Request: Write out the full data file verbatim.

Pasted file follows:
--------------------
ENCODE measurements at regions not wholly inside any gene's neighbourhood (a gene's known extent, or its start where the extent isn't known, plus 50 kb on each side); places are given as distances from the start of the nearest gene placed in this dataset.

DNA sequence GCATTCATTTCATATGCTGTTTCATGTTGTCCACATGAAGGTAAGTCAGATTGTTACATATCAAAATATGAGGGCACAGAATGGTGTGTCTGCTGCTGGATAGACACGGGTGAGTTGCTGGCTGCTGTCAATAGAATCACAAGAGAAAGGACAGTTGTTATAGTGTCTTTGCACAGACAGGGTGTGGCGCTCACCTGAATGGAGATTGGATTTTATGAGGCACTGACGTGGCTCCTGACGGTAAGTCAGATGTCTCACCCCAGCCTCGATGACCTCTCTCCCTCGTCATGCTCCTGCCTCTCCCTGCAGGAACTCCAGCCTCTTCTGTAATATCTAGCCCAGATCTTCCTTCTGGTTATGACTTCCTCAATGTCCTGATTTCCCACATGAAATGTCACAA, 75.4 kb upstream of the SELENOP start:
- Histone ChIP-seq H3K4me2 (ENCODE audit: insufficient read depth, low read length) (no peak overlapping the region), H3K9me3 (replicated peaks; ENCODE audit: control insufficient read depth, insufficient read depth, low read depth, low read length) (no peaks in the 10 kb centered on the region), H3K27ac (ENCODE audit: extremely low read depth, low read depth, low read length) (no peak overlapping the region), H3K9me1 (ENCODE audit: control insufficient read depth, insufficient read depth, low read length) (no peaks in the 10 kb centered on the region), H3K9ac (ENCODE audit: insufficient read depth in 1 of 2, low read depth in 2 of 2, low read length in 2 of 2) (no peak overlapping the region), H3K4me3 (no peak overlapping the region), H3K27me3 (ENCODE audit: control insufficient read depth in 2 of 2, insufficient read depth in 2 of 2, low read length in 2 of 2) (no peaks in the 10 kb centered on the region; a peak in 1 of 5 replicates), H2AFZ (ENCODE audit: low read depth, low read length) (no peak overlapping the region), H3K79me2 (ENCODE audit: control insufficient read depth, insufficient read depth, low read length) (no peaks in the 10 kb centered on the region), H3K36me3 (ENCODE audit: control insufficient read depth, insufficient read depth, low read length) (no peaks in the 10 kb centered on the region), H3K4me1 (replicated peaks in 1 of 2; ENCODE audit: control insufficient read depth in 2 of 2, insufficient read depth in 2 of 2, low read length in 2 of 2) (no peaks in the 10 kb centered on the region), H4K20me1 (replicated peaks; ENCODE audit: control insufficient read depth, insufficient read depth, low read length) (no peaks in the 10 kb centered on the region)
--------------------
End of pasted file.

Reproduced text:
ENCODE measurements at regions not wholly inside any gene's neighbourhood (a gene's known extent, or its start where the extent isn't known, plus 50 kb on each side); places are given as distances from the start of the nearest gene placed in this dataset.

DNA sequence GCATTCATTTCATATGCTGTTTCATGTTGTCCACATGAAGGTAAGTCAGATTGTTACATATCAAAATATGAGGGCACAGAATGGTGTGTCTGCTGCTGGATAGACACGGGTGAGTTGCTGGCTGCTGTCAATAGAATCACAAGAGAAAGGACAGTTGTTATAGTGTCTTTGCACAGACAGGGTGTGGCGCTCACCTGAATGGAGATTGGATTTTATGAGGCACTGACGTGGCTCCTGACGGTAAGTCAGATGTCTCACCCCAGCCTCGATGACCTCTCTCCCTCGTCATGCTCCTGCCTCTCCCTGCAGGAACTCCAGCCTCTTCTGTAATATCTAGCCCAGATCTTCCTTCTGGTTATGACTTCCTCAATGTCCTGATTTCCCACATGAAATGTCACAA, 75.4 kb upstream of the SELENOP start:
- Histone ChIP-seq H3K4me2 (ENCODE audit: insufficient read depth, low read length) (no peak overlapping the region), H3K9me3 (replicated peaks; ENCODE audit: control insufficient read depth, insufficient read depth, low read depth, low read length) (no peaks in the 10 kb centered on the region), H3K27ac (ENCODE audit: extremely low read depth, low read depth, low read length) (no peak overlapping the region), H3K9me1 (ENCODE audit: control insufficient read depth, insufficient read depth, low read length) (no peaks in the 10 kb centered on the region), H3K9ac (ENCODE audit: insufficient read depth in 1 of 2, low read depth in 2 of 2, low read length in 2 of 2) (no peak overlapping the region), H3K4me3 (no peak overlapping the region), H3K27me3 (ENCODE audit: control insufficient read depth in 2 of 2, insufficient read depth in 2 of 2, low read length in 2 of 2) (no peaks in the 10 kb centered on the region; a peak in 1 of 5 replicates), H2AFZ (ENCODE audit: low read depth, low read length) (no peak overlapping the region), H3K79me2 (ENCODE audit: control insufficient read depth, insufficient read depth, low read length) (no peaks in the 10 kb centered on the region), H3K36me3 (ENCODE audit: control insufficient read depth, insufficient read depth, low read length) (no peaks in the 10 kb centered on the region), H3K4me1 (replicated peaks in 1 of 2; ENCODE audit: control insufficient read depth in 2 of 2, insufficient read depth in 2 of 2, low read length in 2 of 2) (no peaks in the 10 kb centered on the region), H4K20me1 (replicated peaks; ENCODE audit: control insufficient read depth, insufficient read depth, low read length) (no peaks in the 10 kb centered on the region)